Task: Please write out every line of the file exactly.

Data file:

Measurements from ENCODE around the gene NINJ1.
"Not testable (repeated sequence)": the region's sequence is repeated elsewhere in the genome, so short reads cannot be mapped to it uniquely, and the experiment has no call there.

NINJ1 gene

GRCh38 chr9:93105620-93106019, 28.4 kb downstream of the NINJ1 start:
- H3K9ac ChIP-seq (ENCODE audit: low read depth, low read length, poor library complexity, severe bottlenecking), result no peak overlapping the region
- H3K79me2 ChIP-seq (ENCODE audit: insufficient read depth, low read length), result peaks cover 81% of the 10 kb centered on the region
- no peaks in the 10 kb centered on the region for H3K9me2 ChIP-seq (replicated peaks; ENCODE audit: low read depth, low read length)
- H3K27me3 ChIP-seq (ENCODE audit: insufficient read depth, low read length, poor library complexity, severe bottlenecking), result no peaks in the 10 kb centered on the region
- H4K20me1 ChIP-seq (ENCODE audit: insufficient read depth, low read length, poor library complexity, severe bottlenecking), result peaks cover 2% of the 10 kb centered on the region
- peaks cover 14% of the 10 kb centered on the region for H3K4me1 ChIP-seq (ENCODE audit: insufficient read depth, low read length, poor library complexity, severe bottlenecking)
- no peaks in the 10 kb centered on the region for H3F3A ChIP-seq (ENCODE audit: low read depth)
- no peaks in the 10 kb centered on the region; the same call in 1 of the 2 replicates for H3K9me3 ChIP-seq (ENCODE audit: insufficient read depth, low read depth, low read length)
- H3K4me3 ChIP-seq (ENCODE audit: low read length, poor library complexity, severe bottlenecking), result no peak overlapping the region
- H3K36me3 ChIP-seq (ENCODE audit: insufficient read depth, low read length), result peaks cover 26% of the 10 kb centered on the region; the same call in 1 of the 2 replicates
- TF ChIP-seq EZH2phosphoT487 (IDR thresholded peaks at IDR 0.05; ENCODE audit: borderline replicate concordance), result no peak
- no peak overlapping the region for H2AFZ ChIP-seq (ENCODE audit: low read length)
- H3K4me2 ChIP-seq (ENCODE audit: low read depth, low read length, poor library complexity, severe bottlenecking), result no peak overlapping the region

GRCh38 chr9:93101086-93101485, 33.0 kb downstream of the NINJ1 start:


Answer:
Measurements from ENCODE around the gene NINJ1.
"Not testable (repeated sequence)": the region's sequence is repeated elsewhere in the genome, so short reads cannot be mapped to it uniquely, and the experiment has no call there.

NINJ1 gene

GRCh38 chr9:93105620-93106019, 28.4 kb downstream of the NINJ1 start:
- H3K9ac ChIP-seq (ENCODE audit: low read depth, low read length, poor library complexity, severe bottlenecking), result no peak overlapping the region
- H3K79me2 ChIP-seq (ENCODE audit: insufficient read depth, low read length), result peaks cover 81% of the 10 kb centered on the region
- no peaks in the 10 kb centered on the region for H3K9me2 ChIP-seq (replicated peaks; ENCODE audit: low read depth, low read length)
- H3K27me3 ChIP-seq (ENCODE audit: insufficient read depth, low read length, poor library complexity, severe bottlenecking), result no peaks in the 10 kb centered on the region
- H4K20me1 ChIP-seq (ENCODE audit: insufficient read depth, low read length, poor library complexity, severe bottlenecking), result peaks cover 2% of the 10 kb centered on the region
- peaks cover 14% of the 10 kb centered on the region for H3K4me1 ChIP-seq (ENCODE audit: insufficient read depth, low read length, poor library complexity, severe bottlenecking)
- no peaks in the 10 kb centered on the region for H3F3A ChIP-seq (ENCODE audit: low read depth)
- no peaks in the 10 kb centered on the region; the same call in 1 of the 2 replicates for H3K9me3 ChIP-seq (ENCODE audit: insufficient read depth, low read depth, low read length)
- H3K4me3 ChIP-seq (ENCODE audit: low read length, poor library complexity, severe bottlenecking), result no peak overlapping the region
- H3K36me3 ChIP-seq (ENCODE audit: insufficient read depth, low read length), result peaks cover 26% of the 10 kb centered on the region; the same call in 1 of the 2 replicates
- TF ChIP-seq EZH2phosphoT487 (IDR thresholded peaks at IDR 0.05; ENCODE audit: borderline replicate concordance), result no peak
- no peak overlapping the region for H2AFZ ChIP-seq (ENCODE audit: low read length)
- H3K4me2 ChIP-seq (ENCODE audit: low read depth, low read length, poor library complexity, severe bottlenecking), result no peak overlapping the region

GRCh38 chr9:93101086-93101485, 33.0 kb downstream of the NINJ1 start: